How to choose a self defense pistol is not as complicated as it seems, when you're brand new to shooting, or to self defense, concealed carry, etc.
It does, however require some basic knowledge and considerations to choose the best one for you. 'Best one for you' being the key phrase.
So, in getting this started, answer one question, that will lead to all other decisions in choosing your handgun.
The answer to that question determines everything that follows.
Here are the basic self defense needs, and what type gun will best fit those needs:
Personal self defense in close quarters or short distances. A realistic assessment of what most people will need if they have the option of only one gun.
A gun that you can take with you under the broadest range of conditions and conceal the easiest.
A large sub-compact pistol. I say 'large' when talking about the smallest class of guns, because it should be a gun you can get a full grip on, or as close to a full grip as possible.
These will generally be guns with barrels that are around 3 inches with reduced grip length.
They are the easiest to conceal in a belt holster, inside the waistband holster, or belly band.
The best of them will be guns that are at least satisfying to shoot, and that you can improve your skill with.
They will, however, be the most challenging sized pistol to learn to control and shoot accurately. No worries, though. If you are a man or woman in reasonably good health, you'll be able to practice to proficieny with these very valuable type guns.
A self defense handgun for broader self defense needs. The ability to use a gun that will be larger, easier to access, control, and shoot accurately. But a gun that will be more challenging to conceal.
This will be a gun in a compact size.
'Compact' in gunspeak is a handgun that is a slightly downsized version of a full size duty pistol.
But you lose little from the full size models, in your ability to handle and shoot a compact accurately.
For self defense considerations, a good choice for areas that are isolated, or where a higher round count, and better shooting dynamics are needed.
Better than a subcompact for crowded areas, where more control is needed also.
Primary carry guns for crowded environments. Where control, maximum accuracy, high round count, and fast access would all be critical if the unthinkable were to happen.
A gun that would be the choice for self defense if you had to shoot at a perpetrator that was shooting into a crowd, and you had to minimize your chance of hitting an innocent person running for their life.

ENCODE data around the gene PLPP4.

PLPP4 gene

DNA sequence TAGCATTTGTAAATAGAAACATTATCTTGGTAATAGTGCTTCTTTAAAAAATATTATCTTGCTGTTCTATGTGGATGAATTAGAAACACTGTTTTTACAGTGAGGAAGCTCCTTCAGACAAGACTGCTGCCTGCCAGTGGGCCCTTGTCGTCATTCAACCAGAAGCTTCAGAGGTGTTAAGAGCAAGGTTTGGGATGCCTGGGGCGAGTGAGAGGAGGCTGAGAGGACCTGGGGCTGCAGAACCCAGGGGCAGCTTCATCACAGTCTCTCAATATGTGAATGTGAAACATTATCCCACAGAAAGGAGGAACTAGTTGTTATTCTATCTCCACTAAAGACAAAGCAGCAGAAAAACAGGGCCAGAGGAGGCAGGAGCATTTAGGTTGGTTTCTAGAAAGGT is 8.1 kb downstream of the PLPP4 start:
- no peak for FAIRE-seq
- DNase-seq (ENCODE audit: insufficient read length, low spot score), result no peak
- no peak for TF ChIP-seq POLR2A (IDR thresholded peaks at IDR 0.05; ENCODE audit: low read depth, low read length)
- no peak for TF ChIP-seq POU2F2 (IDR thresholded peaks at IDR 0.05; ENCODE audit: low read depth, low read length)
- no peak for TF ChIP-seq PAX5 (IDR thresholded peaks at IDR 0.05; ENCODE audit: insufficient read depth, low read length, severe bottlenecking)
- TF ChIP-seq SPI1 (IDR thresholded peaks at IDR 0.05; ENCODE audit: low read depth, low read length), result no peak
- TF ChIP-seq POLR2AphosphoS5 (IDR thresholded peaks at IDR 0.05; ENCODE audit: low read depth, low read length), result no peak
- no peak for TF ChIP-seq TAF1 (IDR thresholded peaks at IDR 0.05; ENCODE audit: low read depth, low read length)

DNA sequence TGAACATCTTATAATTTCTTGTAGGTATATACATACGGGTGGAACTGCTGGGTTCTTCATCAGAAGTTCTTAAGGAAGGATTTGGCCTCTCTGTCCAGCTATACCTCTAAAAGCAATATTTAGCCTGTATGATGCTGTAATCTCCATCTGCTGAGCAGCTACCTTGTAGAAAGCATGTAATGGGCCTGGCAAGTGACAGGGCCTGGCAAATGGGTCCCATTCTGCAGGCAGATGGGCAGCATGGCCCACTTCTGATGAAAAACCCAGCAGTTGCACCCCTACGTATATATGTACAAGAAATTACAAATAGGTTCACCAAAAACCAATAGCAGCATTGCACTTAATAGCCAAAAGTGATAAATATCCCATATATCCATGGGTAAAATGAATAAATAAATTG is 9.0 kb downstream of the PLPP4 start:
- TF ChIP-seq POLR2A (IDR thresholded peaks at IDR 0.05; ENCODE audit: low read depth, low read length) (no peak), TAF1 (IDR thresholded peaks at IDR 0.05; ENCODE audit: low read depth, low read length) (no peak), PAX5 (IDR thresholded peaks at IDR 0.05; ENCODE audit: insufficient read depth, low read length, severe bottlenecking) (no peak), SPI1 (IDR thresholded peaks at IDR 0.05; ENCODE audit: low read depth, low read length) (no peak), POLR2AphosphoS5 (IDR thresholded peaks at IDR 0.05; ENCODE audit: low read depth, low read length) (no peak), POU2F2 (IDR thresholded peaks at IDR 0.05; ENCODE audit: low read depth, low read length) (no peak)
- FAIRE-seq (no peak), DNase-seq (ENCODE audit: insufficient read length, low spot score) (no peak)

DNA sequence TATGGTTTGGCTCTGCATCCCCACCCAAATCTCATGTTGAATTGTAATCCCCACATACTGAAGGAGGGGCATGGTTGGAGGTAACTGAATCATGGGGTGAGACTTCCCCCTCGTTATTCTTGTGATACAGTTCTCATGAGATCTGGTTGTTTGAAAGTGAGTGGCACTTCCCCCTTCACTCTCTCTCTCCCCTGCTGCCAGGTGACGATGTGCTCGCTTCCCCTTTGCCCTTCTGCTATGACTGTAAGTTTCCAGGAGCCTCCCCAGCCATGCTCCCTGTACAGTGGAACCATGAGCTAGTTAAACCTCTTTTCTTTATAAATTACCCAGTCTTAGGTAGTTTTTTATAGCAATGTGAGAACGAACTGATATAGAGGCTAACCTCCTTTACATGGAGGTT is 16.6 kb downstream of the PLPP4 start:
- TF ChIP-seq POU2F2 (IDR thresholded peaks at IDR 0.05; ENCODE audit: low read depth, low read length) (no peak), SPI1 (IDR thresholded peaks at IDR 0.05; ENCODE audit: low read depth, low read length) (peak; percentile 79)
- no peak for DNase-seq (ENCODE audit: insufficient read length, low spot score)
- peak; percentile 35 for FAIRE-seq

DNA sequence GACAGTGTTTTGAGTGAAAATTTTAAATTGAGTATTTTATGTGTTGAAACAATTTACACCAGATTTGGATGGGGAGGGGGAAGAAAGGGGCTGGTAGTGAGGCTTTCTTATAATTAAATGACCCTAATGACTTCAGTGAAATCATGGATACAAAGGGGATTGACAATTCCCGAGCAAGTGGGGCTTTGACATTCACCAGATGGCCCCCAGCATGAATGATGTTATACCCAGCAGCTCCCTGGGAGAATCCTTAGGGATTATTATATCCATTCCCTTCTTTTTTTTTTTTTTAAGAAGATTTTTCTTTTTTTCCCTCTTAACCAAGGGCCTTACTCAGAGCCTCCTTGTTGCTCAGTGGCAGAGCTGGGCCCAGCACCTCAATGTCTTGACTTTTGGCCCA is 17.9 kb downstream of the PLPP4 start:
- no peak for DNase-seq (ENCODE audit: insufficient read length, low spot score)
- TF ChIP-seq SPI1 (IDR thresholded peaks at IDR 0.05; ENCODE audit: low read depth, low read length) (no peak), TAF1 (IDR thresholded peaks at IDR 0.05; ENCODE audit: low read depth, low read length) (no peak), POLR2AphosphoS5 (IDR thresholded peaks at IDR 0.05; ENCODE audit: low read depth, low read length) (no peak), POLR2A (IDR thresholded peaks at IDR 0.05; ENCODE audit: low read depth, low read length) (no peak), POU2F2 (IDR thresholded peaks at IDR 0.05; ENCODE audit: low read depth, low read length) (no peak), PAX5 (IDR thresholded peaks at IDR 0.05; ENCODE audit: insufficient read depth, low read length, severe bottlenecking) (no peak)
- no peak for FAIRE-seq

This is where a full size duty pistol will come in.
Guns that can be carried concealed, but are more suitable for belt holster carry.
I carry one to church, and at any time when I am going to be in crowds, where it is legal to carry.
Finally, and seldom recommended by me, there is the possibility that a small revolver may be a good choice for you, in lieu of a sub-compact semi-auto ......
But that's doubtful.
For a first self defense handgun, the long, heavy, double action trigger pull of a revolver is not often a good primary, first self defense handgun choice.
Even on revolvers with what is considered a 'good' double action trigger pull, you're looking at around 10lbs of pull to get it fired.
That makes double action revolvers a questionable choice for all but very experienced shooters who practice with them regularly.
In an emergency self defense situation, attempting to cock the hammer prior to firing is not likely to produce a positive outcome.
For detailed explanations, watch the video below. Or, you can watch it on YouTube.
The guns shown are representative of seemingly endless good striker fired handguns, made by most major manufacturers.
They are simple, effective, dependable, and are easy to train with for accuracy and skill.
So there, in simple terms are the considerations for how to choose your self defense pistol (or revolver).
Consider where you go, what you do, how much practice you intend to perform. The lighter and smaller the gun you choose, the more challenging it will be to obtain good, consistent accuracy.
But what you choose should reflect on what probable self defense scenarios you personally need the gun for.
One last consideration. If you are new to shooting, or new to self defense handguns in general, get one gun only to start.
Get familiar with it. Learn it. Become proficient with it.
Before moving on to a second or third self defense handgun
Here's to your good shooting. Stay safe. ~Mark Rogers